Kochava: Measuring lift with the marketing research panel of the future

Kochava How do you measure ad campaigns? Real-time attribution has become the watchword. But linking outcomes of campaigns as evidence of a job well done may not be providing an accurate picture. For savvy advertisers there’s a lot more that can be done with the available data. Grant Simmons, VP of Client Analytics, Kochava, and VP of Kochava Foundry proposes a shift in thinking.


Effective marketing is challenging to determine, and answering the question: “Was my marketing truly impactful?” may be like asking a rhetorical one. In measuring lift, one of the many pitfalls that nab marketers is equating real-time attribution with campaign outcomes as evidence of impact. But in doing so, they are sacrificing accuracy for the immediacy of having an answer.

To truly measure lift requires copious data, resources, time, and money; however, there are other more traditional, accurate, and efficient ways to measure the impact of ad campaigns. Although not measured in real time, the testing is much more sound.

Recently we shifted some thinking from row-level install analysis to measuring campaigns through modelling methods we believe are statistically defensible. We don’t pretend that we’ve built absolutely perfect models because “all models are wrong, some models are useful”, but I believe that the framework is sound and provides remarkable insight.

Ultimately, the measurement helps answer the questions that matter—”What was the value of running this campaign? Of serving this ad? Of touching the same prospect multiple times? Was serving ads to prior installers worth it?”—along with other slices observed through an incremental lens. The results are then anonymized due to the modeling and statistical approach, keeping with where the privacy winds are blowing, yet still providing meaningful measurement in an increasingly non-deterministic world.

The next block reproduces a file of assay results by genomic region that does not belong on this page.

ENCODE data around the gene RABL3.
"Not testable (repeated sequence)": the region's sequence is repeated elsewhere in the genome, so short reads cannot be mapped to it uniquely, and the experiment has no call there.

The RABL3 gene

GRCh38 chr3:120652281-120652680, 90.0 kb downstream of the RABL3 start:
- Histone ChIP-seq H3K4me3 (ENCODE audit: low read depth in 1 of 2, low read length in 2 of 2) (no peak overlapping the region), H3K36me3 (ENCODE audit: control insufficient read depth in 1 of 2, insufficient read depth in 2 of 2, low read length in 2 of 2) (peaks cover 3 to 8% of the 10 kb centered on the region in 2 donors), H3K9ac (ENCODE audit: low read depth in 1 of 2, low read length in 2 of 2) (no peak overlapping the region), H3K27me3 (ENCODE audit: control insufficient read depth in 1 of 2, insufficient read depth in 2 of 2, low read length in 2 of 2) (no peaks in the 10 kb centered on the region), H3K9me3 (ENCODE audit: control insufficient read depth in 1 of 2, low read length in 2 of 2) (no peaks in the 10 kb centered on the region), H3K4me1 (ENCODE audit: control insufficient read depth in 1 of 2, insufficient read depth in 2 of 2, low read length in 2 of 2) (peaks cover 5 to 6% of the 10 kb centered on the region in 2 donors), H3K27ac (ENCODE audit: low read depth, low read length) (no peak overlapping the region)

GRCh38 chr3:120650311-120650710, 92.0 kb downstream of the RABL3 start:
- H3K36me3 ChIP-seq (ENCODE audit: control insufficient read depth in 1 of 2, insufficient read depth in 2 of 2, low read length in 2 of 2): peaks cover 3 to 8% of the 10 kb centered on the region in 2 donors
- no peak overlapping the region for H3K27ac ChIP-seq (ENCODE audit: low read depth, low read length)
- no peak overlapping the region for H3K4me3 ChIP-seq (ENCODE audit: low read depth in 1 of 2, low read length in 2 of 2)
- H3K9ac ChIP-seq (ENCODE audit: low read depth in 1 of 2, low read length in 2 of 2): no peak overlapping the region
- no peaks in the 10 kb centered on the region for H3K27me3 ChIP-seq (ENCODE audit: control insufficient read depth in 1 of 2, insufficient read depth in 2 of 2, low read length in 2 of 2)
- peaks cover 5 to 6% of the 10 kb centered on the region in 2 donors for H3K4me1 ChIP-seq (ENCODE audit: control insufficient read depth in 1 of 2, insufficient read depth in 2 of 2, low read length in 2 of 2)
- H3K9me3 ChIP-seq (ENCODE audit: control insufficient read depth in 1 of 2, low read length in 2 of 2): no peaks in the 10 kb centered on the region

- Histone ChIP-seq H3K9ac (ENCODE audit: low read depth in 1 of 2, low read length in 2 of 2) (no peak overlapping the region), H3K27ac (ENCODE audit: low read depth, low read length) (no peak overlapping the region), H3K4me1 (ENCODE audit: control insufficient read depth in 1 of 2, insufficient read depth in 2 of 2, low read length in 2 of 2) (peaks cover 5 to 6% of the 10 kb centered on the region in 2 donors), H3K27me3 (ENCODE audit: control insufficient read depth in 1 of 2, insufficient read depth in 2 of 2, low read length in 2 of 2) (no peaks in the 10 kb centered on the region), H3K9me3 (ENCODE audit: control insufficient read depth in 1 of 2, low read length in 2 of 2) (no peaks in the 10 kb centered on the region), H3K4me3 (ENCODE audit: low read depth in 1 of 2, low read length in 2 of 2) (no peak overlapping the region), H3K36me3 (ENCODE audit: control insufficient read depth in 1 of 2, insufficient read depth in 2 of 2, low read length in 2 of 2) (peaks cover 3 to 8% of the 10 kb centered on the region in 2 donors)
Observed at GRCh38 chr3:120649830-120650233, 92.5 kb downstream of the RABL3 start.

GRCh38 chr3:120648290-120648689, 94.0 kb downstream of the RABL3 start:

And to that end, how do you figure out a moment using row-level data? Regardless, today’s marketer will soon be met with a smaller dataset to derive measurement value from – and how Kochava intends to make that pivot will prove critical.

The challenges marketers face

One thing we can all agree on—2020 has been a year of unparalleled living. Within the digital advertising ecosystem alone marketers are being challenged with respect to how they target and measure their campaigns. Measuring true incrementality is already challenging by nature. Historically, marketers measure an exposed and holdout (control) group; however, ensuring there is no bias is one hurdle. Then, there is the loss of revenue by not advertising to the holdout group.

More recently, changes with how device data is collected on iOS 14 have added another significant hurdle to measuring lift. Row-level measurement will not be not possible with Apple’s SKAdNetwork in 2021 when Apple begins enforcing its AppTrackingTransparency (ATT) framework. At that time, marketers will lose real-time postbacks for iOS users because the IDFA will no longer be available unless a user consents. Add to that the impending deprecation of the third-party cookie, and marketers have two more hurdles to overcome.